States that have legalized marijuana for adult use have collectively generated nearly $8 billion in tax revenue from cannabis since legal sales first began in 2014, according to a new report from the Marijuana Policy Project (MPP).
The analysis examined the tax structure and revenue streams of all 18 states that have legalized recreational cannabis, though sales have not launched yet in seven of those states. Overall, it shows that establishing regulated marijuana markets gives states a steady and generally growing source of revenue that can support various programs and services.
Last year alone, the adult-use states collected $2.7 billion in taxes from cannabis sales. And as more markets come online and others mature, that’s expected to continue to grow.
As of May 2021, states reported a combined total of $7.9 billion in tax revenue from legal, adult-use marijuana sales. Check out MPP's new report on tax revenue generated from state-legal, adult-use cannabis since sales began in 2014!https://t.co/yv4ImL2s1s
— Marijuana Policy Project (@MarijuanaPolicy) May 25, 2021
For example, California took in more than $1 billion in tax revenue from recreational marijuana in 2020—a 62 percent increase from 2019.
Illinois has consistently been breaking monthly cannabis sales records since its program started in January 2020, and if the trend keeps up, it could create upwards of $1 billion in tax revenue this year. For the first time, marijuana taxes outpaced those derived from alcohol in the state last quarter.
The report does not factor in local tax revenue that individual municipalities may impose on cannabis sales, like in Denver where residents pay an additional 5.5 percent tax that has generated hundreds of thousands of dollars for the city.
“Legalizing cannabis for adults has proven to be a wise investment,” Jared Moffat, state campaigns manager at MPP, said in a press release. “Not only are states seeing the benefits of a regulated market and far fewer cannabis-related arrests—they’re benefitting in a direct, economic way, too.”
MPP also broke down different ways that adult-use states are using those tax dollars.
In Colorado, $404.5 million in marijuana tax revenue has supported the state’s public school system. Oregon invests 40 percent of its cannabis revenue to public education, as well as 25 percent to fund mental health and treatment programs. And in California, $100 million in cannabis tax dollars have gone to community groups to help people most impacted by punitive drug laws.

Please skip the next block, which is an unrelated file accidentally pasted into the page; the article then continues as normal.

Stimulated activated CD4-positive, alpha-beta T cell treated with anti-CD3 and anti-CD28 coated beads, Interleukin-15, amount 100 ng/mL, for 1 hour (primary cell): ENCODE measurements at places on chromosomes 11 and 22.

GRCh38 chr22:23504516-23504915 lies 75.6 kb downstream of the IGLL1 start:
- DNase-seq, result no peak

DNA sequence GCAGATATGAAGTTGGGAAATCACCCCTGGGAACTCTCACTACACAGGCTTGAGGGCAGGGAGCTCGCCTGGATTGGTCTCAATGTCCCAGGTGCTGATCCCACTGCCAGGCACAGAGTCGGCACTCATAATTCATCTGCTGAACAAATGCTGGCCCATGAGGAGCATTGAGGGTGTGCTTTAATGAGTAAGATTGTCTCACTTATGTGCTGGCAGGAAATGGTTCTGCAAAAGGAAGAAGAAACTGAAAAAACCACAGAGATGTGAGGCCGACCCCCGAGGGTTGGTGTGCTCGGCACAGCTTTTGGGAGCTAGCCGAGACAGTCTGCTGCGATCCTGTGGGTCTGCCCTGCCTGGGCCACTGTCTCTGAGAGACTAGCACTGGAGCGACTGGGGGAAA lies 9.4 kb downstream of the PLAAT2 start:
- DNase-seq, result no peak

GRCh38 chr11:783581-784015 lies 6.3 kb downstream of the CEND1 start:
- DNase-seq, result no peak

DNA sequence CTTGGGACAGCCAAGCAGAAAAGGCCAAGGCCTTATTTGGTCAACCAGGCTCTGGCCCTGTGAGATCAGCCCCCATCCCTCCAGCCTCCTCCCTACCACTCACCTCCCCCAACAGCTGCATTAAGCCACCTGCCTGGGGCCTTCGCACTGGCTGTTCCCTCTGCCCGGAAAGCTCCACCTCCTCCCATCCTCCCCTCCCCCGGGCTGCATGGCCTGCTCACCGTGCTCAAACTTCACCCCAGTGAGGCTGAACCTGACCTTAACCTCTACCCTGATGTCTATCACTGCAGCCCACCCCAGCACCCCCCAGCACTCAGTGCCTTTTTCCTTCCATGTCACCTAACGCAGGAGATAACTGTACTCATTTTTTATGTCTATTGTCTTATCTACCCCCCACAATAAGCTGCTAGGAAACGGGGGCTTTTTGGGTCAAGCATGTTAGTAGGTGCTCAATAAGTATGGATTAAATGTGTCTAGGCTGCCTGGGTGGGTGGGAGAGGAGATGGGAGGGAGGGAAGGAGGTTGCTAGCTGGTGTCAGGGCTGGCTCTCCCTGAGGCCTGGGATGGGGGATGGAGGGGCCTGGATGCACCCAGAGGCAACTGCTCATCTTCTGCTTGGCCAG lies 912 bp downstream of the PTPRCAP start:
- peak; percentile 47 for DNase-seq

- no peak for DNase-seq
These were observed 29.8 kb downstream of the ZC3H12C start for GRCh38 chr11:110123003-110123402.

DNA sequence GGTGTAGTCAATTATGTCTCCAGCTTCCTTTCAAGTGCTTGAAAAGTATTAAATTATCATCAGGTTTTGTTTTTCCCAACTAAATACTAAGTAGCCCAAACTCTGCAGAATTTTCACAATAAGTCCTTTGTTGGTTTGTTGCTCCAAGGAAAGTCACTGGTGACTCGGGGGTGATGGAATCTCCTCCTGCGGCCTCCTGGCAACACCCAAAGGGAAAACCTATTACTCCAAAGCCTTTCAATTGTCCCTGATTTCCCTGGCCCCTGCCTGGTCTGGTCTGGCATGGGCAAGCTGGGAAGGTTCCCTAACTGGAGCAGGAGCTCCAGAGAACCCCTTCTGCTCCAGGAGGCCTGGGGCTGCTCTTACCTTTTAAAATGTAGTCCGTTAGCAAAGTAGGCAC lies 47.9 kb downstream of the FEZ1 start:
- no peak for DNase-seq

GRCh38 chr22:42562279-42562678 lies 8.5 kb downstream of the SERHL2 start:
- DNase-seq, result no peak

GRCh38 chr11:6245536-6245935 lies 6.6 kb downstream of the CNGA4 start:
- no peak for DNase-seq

“Before legalization, money from cannabis sales flowed through an underground market that endangered public safety and disrupted communities. But now, we see all across the country that revenue from the legal cannabis industry is supporting schools, health care, and a range of other beneficial public programs,” Moffat said. “It’s no wonder that residents in legalization states overwhelmingly see legalization as a success.”
Reform advocates aren’t the only ones interested in seeing how states are approaching the tax side of marijuana legalization. The U.S. Census Bureau also has plans to begin collecting and compiling data on revenue that states generate from legal cannabis.
Illinois Will ‘Blow Past’ $1 Billion In Legal Marijuana Sales In 2021, Chamber Of Commerce President Says
“Are we going to get to a billion dollars? I think we’re going to blow past the billion dollars based on the experience in smaller states,” the Chamber leader said.
By Elyse Kelly, The Center Square
Illinois’s cannabis industry is growing up fast, with adult-use recreational cannabis sales expected to hit $1 billion by year-end.
In March alone, Illinoisans spent $110 million on recreational marijuana.
Todd Maisch, president and CEO of the Illinois Chamber of Commerce, said one factor contributing to Illinois’ explosive growth is that most neighboring states haven’t legalized marijuana yet.
“What we saw early on in states like Washington and Colorado is they did have demand come in from surrounding states, which frankly benefits our industry and benefits the taxes collected,” Maisch said.
Cannabis sales have already surpassed alcohol’s tax revenues for the state, and Maisch said he thinks $1 billion estimates are conservative.
“Are we going to get to a billion dollars? I think we’re going to blow past the billion dollars based on the experience in smaller states,” Maisch said.
There are only a couple of things that could stop Illinois’ explosive cannabis market growth, Maisch said. He said that policymakers could ruin things by pushing taxes too high as evidenced by the tobacco market.
“As taxes have gone up and up and up, they’ve pushed people all the way into the black market or they’ve created this grey market in which people are ostensibly paying some of the taxes, but they’re still getting sources of tobacco products that avoid much of the tax,” Maisch said.
The other thing that could head off continued growth is other states opening up recreational-use markets.